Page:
Learning a language should be compulsory in schools, says report
Learning a foreign language should be made compulsory in primary schools here, a new report has said.
In Northern Ireland, learning a second language is not a statutory part of the primary school curriculum.
In England and Scotland, by contrast, primary school pupils are expected to learn a foreign language.
The review of primary languages in Northern Ireland has been carried out by researchers from Stranmillis University College.
The authors surveyed language learning at over 100 schools.
They found that Spanish and French were most popular in schools where languages were taught.
Some pupils also learned German or Mandarin.
However, not all primary schools taught an additional language.
This led the authors to conclude that there was "a lack of equity in provision for children" across the country.
They also found little consistency in how often languages were taught to pupils, and when they began to learn a language.
Some primary principals also expressed concerns about the amount of support and resources available to their teachers and pupils.
However, the majority of principals and teachers who participated in the study agreed that learning an additional language was important and valuable.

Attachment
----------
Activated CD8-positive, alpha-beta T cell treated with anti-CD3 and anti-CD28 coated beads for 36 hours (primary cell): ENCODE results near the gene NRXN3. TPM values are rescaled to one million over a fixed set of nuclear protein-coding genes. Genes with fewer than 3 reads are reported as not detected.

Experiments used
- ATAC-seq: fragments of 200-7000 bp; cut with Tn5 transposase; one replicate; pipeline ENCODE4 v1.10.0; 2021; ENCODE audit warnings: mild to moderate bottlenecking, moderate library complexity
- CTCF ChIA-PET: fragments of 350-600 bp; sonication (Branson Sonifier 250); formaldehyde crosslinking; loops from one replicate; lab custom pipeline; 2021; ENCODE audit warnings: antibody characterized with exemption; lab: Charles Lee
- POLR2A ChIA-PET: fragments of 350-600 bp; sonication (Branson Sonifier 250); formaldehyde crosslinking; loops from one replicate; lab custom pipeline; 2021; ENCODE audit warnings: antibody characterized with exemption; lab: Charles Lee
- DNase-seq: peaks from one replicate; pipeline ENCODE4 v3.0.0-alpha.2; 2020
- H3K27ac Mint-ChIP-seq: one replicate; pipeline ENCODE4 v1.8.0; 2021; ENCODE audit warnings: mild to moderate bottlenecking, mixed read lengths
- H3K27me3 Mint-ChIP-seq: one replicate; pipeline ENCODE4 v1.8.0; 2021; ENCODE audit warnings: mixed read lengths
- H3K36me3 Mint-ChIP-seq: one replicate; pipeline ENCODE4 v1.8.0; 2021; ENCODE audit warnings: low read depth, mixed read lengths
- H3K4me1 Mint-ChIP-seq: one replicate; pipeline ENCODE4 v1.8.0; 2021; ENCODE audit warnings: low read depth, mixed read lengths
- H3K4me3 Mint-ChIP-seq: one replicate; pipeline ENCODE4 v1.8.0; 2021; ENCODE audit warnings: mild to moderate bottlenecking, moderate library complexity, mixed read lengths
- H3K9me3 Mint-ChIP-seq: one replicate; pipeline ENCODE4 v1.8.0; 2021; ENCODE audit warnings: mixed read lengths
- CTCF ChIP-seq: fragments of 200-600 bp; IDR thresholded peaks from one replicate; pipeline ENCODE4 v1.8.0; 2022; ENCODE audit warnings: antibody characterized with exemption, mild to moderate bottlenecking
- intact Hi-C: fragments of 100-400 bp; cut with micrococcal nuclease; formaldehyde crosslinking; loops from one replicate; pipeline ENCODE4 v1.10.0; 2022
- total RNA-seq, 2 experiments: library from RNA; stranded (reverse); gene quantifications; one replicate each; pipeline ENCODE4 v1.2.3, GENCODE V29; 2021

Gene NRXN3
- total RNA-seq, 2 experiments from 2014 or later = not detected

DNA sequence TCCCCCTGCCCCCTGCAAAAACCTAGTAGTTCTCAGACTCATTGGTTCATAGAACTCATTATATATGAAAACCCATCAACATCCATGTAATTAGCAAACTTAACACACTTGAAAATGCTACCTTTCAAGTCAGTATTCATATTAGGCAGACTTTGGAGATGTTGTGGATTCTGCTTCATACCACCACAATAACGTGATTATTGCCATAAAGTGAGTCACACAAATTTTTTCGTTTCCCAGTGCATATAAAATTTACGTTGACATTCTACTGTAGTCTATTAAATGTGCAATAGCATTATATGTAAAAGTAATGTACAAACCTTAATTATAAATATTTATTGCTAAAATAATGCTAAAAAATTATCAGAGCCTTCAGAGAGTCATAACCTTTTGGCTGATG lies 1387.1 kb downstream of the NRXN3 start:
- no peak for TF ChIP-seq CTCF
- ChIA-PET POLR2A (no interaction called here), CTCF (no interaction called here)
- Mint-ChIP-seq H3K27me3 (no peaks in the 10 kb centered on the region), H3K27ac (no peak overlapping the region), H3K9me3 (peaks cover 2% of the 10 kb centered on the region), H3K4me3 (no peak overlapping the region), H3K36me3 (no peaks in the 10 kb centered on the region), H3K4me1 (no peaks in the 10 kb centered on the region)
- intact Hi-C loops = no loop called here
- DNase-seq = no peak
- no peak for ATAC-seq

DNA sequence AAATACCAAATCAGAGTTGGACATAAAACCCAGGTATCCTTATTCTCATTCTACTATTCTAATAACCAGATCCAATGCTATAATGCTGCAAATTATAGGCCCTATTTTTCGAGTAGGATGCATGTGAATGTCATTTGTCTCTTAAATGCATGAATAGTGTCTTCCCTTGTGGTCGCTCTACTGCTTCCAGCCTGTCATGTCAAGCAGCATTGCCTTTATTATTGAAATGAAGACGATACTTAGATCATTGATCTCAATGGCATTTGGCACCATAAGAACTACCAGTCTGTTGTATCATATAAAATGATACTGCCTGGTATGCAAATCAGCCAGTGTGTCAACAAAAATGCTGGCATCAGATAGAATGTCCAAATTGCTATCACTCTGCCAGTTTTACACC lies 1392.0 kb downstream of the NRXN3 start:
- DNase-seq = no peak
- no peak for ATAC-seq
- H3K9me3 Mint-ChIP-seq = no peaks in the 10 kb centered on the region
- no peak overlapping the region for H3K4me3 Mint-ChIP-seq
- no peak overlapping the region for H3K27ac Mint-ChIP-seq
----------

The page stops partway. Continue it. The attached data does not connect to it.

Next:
'Diverse cultural identities'
But they also said teaching foreign languages was not a priority for schools as it was not assessed or measured.
The report's authors said that the development of language skills was "vital for economic prosperity, social cohesion and the acceptance of diverse cultural identities".
"It is hoped that the findings of this study may encourage policy makers, business and educational providers to support the revision and improvement of current curriculum provision in additional language learning," the report said.
It also said that language learning was "conducive to economic growth and that can enhance the lives and future employability of children and young people".
Across the European Union (EU) more than 80% of primary pupils learn an additional language.
The research was commissioned by the Northern Ireland Languages Council.
It is a body established by the Department of Education, and over 20 organisations are represented on the council, from business, education and the community sector.